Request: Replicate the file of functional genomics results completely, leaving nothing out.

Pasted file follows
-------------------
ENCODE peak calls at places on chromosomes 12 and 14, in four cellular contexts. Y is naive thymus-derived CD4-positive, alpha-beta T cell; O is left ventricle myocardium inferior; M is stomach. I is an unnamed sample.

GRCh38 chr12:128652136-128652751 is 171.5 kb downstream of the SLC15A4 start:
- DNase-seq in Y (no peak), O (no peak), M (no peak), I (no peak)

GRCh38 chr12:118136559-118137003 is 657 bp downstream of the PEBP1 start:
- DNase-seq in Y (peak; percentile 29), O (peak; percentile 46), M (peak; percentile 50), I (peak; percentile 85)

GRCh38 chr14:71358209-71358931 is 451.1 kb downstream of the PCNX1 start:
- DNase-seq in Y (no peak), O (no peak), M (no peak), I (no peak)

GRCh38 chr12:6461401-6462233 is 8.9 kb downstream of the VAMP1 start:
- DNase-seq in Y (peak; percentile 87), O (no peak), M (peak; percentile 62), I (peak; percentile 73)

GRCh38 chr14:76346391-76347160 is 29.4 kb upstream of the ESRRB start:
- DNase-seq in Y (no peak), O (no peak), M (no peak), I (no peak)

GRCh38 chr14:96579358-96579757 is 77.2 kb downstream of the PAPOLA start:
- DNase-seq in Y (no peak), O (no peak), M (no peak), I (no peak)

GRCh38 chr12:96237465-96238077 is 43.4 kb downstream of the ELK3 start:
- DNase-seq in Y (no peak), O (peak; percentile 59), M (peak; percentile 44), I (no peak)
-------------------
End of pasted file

ENCODE peak calls at places on chromosomes 12 and 14, in four cellular contexts. Y is naive thymus-derived CD4-positive, alpha-beta T cell; O is left ventricle myocardium inferior; M is stomach. I is an unnamed sample.

GRCh38 chr12:128652136-128652751 is 171.5 kb downstream of the SLC15A4 start:
- DNase-seq in Y (no peak), O (no peak), M (no peak), I (no peak)

GRCh38 chr12:118136559-118137003 is 657 bp downstream of the PEBP1 start:
- DNase-seq in Y (peak; percentile 29), O (peak; percentile 46), M (peak; percentile 50), I (peak; percentile 85)

GRCh38 chr14:71358209-71358931 is 451.1 kb downstream of the PCNX1 start:
- DNase-seq in Y (no peak), O (no peak), M (no peak), I (no peak)

GRCh38 chr12:6461401-6462233 is 8.9 kb downstream of the VAMP1 start:
- DNase-seq in Y (peak; percentile 87), O (no peak), M (peak; percentile 62), I (peak; percentile 73)

GRCh38 chr14:76346391-76347160 is 29.4 kb upstream of the ESRRB start:
- DNase-seq in Y (no peak), O (no peak), M (no peak), I (no peak)

GRCh38 chr14:96579358-96579757 is 77.2 kb downstream of the PAPOLA start:
- DNase-seq in Y (no peak), O (no peak), M (no peak), I (no peak)

GRCh38 chr12:96237465-96238077 is 43.4 kb downstream of the ELK3 start:
- DNase-seq in Y (no peak), O (peak; percentile 59), M (peak; percentile 44), I (no peak)